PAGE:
More and more teens turn to suicide when they can’t cope with their problems. They want the pain to end at any cost. Majority of the parents I work with are oblivious to the signs of depression and suicide. They simply think that their teen is being difficult or rebellious and they handle it by either getting angry at them or ignoring their plea for help. It’s really sad how many suicides could be prevented by having better communication and empathy. According to the Centers for Disease Control, each year, an average of 8% of American teens will attempt suicide. This makes suicide the second leading cause of death for kids aged 10 to 24. In fact, it is believed that more teenagers die from suicide than from cancer, pneumonia, birth defects, AIDS, influenza and heart disease combined.
So many teens suffer silently without any understanding from their parents. They desperately need help, but due to the stigma surrounding depression and suicide they keep their emotional pain to themselves.
What can parents of teens do to protect their teens from committing suicide?
If you are not communicating with your teens on a daily basis you will not know what they are going through. Each day connect with your teen by asking a few critical questions to make them feel cared for and loved:
- What was good about today?
- Did anything upset you?
- Who makes you smile at school?
- Does anyone annoy you?
- Do you ever feel frustrated by your classmates?
- Are you ever teased or bullied?
- What makes you sad?
- Do you ever have suicidal thoughts? (ask this after you have built some trust and friendship)
There is a dangerous misconception that talking about feelings or suicide will lead teens to take action. In reality, if teens have a safe environment to express themselves they will not resort to self-harm or suicide.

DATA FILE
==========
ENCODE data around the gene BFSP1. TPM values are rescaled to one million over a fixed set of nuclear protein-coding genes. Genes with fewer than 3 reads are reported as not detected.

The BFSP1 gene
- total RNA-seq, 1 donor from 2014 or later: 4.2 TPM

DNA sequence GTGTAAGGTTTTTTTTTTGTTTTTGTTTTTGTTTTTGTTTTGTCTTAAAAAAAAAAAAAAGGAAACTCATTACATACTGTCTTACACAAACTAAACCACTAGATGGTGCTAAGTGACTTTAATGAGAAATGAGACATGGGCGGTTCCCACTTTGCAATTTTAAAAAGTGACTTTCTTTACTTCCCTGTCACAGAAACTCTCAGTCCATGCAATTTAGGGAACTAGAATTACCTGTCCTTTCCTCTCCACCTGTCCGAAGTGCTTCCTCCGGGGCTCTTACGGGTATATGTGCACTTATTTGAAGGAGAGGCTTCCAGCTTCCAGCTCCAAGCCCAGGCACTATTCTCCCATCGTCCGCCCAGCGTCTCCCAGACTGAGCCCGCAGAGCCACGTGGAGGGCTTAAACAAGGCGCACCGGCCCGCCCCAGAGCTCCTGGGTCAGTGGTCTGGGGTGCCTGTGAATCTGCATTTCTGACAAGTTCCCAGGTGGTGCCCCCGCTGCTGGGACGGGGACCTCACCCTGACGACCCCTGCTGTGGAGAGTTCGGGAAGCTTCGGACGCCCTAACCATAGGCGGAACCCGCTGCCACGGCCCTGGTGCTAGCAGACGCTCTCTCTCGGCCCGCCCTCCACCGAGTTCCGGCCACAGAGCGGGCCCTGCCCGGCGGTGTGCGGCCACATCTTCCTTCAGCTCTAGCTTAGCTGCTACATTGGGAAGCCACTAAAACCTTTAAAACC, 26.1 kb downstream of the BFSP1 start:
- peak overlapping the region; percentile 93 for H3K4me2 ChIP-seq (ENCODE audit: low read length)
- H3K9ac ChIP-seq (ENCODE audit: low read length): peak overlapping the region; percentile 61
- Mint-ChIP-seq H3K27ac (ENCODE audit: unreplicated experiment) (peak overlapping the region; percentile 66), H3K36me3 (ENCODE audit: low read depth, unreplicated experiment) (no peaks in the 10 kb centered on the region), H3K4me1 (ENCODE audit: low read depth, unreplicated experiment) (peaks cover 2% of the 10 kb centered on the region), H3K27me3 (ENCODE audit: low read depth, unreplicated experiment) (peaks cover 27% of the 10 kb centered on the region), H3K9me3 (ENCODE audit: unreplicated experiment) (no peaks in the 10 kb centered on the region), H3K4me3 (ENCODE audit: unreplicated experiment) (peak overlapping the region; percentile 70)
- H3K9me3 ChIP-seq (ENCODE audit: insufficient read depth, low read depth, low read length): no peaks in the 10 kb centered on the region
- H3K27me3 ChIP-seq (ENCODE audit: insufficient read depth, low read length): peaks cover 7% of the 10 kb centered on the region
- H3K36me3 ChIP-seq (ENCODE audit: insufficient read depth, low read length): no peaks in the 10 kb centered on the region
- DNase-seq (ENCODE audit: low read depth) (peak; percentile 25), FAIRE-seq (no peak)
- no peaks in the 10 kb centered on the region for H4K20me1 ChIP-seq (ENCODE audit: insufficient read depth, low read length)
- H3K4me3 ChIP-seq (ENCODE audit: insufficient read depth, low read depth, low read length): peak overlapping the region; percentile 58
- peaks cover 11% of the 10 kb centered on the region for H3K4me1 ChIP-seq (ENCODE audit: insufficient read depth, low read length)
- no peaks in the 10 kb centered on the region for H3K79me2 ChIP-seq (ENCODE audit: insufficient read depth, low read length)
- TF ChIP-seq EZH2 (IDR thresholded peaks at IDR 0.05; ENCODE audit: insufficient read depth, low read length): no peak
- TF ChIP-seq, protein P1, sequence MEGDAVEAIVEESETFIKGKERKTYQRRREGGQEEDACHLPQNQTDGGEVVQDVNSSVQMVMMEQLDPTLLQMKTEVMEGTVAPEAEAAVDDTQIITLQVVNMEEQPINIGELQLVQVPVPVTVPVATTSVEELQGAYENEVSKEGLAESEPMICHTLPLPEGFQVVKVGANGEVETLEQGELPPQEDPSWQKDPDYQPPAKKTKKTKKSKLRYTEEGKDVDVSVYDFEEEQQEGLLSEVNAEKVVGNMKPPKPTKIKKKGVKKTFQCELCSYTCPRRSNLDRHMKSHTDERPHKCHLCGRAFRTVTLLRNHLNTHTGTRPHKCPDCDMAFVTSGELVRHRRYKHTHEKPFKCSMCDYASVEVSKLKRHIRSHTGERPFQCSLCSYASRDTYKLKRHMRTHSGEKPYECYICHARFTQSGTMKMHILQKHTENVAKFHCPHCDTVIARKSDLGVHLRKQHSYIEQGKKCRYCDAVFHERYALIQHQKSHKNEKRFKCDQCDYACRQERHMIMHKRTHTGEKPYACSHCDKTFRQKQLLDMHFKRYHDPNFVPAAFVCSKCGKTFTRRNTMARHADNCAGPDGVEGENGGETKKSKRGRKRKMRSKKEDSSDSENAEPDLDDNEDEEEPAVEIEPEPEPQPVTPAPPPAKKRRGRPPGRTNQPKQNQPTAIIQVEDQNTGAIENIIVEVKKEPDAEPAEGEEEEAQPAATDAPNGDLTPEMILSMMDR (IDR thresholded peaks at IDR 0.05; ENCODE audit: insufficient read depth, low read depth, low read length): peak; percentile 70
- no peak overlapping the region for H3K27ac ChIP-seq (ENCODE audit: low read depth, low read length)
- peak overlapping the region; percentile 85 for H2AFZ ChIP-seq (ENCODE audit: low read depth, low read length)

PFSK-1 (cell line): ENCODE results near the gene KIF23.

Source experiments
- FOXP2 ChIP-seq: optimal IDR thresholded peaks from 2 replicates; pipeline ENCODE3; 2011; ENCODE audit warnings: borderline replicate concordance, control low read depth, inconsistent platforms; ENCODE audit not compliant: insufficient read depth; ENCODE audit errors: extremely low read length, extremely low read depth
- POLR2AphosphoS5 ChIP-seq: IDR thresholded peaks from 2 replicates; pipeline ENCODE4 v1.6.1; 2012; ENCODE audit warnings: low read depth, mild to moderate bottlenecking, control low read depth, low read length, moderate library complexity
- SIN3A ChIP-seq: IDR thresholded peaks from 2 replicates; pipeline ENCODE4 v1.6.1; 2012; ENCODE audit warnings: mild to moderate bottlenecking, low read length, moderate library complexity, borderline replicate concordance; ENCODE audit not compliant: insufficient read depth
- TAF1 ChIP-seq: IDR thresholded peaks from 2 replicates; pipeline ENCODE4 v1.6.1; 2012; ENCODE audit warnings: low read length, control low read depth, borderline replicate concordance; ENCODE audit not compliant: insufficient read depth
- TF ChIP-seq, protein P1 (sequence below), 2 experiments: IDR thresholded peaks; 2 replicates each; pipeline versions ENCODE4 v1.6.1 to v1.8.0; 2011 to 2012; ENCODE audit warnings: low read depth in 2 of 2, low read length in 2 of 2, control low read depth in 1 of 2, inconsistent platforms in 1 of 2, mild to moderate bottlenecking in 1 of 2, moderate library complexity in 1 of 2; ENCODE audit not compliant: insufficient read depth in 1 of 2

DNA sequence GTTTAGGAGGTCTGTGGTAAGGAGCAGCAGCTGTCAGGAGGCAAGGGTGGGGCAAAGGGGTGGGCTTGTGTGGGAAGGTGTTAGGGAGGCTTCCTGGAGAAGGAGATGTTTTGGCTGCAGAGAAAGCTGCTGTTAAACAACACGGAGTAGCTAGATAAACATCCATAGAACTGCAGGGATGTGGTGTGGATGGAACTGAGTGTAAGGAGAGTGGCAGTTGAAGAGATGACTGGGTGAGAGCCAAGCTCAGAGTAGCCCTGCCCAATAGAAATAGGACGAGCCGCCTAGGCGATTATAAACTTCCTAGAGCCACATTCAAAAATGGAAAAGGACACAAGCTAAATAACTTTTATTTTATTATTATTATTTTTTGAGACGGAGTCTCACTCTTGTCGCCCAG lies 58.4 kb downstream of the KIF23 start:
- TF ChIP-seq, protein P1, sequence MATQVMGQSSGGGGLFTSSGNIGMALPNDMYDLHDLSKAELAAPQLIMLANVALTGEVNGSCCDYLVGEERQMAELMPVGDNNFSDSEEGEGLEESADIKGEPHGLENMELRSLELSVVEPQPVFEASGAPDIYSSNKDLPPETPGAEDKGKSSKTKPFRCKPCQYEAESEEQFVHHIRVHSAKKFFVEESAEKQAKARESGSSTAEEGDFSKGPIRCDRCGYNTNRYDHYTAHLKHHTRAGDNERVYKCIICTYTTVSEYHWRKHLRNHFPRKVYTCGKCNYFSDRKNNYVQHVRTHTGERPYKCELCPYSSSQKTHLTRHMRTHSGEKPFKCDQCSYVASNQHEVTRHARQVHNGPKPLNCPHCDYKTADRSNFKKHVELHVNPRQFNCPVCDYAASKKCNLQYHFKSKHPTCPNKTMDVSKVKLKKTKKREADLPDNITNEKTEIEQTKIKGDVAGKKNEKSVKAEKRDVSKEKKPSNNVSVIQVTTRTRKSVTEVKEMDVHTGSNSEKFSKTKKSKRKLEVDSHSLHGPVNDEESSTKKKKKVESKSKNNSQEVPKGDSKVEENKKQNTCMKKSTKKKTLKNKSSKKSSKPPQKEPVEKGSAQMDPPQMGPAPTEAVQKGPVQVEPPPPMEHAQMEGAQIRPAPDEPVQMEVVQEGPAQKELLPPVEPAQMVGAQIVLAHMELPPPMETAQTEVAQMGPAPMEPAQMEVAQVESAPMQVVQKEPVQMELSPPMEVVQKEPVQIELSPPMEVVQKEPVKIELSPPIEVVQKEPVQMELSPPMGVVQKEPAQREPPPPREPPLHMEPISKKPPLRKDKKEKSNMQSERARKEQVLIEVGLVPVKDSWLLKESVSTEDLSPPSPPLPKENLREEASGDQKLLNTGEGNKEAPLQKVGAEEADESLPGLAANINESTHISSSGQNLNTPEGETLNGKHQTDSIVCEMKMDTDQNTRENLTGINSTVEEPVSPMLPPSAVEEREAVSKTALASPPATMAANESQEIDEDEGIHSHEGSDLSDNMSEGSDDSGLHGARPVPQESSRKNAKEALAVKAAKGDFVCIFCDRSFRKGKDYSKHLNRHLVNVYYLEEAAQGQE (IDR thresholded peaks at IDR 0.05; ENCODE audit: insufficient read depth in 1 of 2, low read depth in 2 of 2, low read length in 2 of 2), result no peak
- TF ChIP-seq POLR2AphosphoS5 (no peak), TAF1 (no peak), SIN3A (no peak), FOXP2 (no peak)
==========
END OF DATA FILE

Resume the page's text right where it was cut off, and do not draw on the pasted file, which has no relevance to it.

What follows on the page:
If they express that they have thought of suicide ask if they have a plan – meaning how they would do it. If there is a plan then this is a red flag and you should consult a professional immediately. If they don’t have a plan but they wish they were dead then that indicates that they are most likely suffering from depression.
Listen With Empathy
Try to put all judgment aside. Don’t tell them they are wrong for feeling this way. Don’t shame them and say they need to be grateful and if they had better iman then they would not be depressed. Validate their feelings and show them love and acceptance. The more compassionate you are the more your teens will open up.
Get More Clarity
It is critical to remain calm if your teen confides they are having thoughts of suicide. Ask questions to find out why they may be feeling so desperate. They may share with you for the following reasons:
- It’s an act of desperation & hopelessness
- It’s a plea for help
- They may have made a mistake that they feel has no solution
- They have overwhelming amount of pain
- Have actually planned how and when they will take their life.
Let them know that regardless of what has happened you are there for them and you can find a solution. Tell them that they are not alone and they don’t have to carry the burden all by themselves. Make sure you show strength, understanding and love during the critical time. This is not a time to punish, discipline or get angry. Your teen needs your love, attention and understanding.
Get Professional Help
You should take any talk of suicide seriously and seek the help of a professional. Don’t force them to seek treatment, but encourage them to open up with someone who can guide them. It’s important for you to also speak to a professional during this difficult time.
Make sure you reach out for help if you or a loved one is contemplating suicide. You can call the Suicide Prevention Hotline 1-800-273-8255 or click here for their website. You can also text Salam to 741741 or schedule a session with Haleh and her trusted team as well. Click here for more information.